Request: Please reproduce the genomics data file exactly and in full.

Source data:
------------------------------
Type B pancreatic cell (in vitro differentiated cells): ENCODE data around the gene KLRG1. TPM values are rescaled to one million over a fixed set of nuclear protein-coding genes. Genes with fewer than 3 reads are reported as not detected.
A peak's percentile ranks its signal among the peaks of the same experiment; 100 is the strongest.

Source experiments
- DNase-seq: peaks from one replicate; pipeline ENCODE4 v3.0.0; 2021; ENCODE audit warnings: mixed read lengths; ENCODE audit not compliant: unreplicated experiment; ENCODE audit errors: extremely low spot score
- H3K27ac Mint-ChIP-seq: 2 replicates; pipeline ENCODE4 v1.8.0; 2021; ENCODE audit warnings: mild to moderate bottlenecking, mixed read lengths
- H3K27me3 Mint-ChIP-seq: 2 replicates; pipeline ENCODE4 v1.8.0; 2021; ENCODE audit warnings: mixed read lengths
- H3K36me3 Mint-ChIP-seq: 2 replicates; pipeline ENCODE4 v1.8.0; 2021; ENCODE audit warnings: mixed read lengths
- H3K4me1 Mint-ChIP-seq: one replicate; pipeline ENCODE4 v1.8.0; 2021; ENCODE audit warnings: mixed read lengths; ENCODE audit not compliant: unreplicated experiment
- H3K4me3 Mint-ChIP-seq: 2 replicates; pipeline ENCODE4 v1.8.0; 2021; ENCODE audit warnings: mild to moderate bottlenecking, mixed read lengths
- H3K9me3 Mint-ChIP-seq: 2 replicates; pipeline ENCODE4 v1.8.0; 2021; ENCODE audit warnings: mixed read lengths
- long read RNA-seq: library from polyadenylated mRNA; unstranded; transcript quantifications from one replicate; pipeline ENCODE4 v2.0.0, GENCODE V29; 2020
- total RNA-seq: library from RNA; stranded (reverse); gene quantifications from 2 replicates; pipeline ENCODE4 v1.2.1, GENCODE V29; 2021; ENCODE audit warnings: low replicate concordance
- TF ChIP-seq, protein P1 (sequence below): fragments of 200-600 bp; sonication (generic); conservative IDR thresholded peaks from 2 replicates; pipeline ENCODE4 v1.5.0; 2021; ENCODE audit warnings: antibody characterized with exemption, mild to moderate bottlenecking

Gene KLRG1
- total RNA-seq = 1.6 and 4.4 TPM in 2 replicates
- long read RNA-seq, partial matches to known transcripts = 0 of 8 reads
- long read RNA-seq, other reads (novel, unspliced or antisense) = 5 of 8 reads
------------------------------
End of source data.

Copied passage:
Type B pancreatic cell (in vitro differentiated cells): ENCODE data around the gene KLRG1. TPM values are rescaled to one million over a fixed set of nuclear protein-coding genes. Genes with fewer than 3 reads are reported as not detected.
A peak's percentile ranks its signal among the peaks of the same experiment; 100 is the strongest.

Source experiments
- DNase-seq: peaks from one replicate; pipeline ENCODE4 v3.0.0; 2021; ENCODE audit warnings: mixed read lengths; ENCODE audit not compliant: unreplicated experiment; ENCODE audit errors: extremely low spot score
- H3K27ac Mint-ChIP-seq: 2 replicates; pipeline ENCODE4 v1.8.0; 2021; ENCODE audit warnings: mild to moderate bottlenecking, mixed read lengths
- H3K27me3 Mint-ChIP-seq: 2 replicates; pipeline ENCODE4 v1.8.0; 2021; ENCODE audit warnings: mixed read lengths
- H3K36me3 Mint-ChIP-seq: 2 replicates; pipeline ENCODE4 v1.8.0; 2021; ENCODE audit warnings: mixed read lengths
- H3K4me1 Mint-ChIP-seq: one replicate; pipeline ENCODE4 v1.8.0; 2021; ENCODE audit warnings: mixed read lengths; ENCODE audit not compliant: unreplicated experiment
- H3K4me3 Mint-ChIP-seq: 2 replicates; pipeline ENCODE4 v1.8.0; 2021; ENCODE audit warnings: mild to moderate bottlenecking, mixed read lengths
- H3K9me3 Mint-ChIP-seq: 2 replicates; pipeline ENCODE4 v1.8.0; 2021; ENCODE audit warnings: mixed read lengths
- long read RNA-seq: library from polyadenylated mRNA; unstranded; transcript quantifications from one replicate; pipeline ENCODE4 v2.0.0, GENCODE V29; 2020
- total RNA-seq: library from RNA; stranded (reverse); gene quantifications from 2 replicates; pipeline ENCODE4 v1.2.1, GENCODE V29; 2021; ENCODE audit warnings: low replicate concordance
- TF ChIP-seq, protein P1 (sequence below): fragments of 200-600 bp; sonication (generic); conservative IDR thresholded peaks from 2 replicates; pipeline ENCODE4 v1.5.0; 2021; ENCODE audit warnings: antibody characterized with exemption, mild to moderate bottlenecking

Gene KLRG1
- total RNA-seq = 1.6 and 4.4 TPM in 2 replicates
- long read RNA-seq, partial matches to known transcripts = 0 of 8 reads
- long read RNA-seq, other reads (novel, unspliced or antisense) = 5 of 8 reads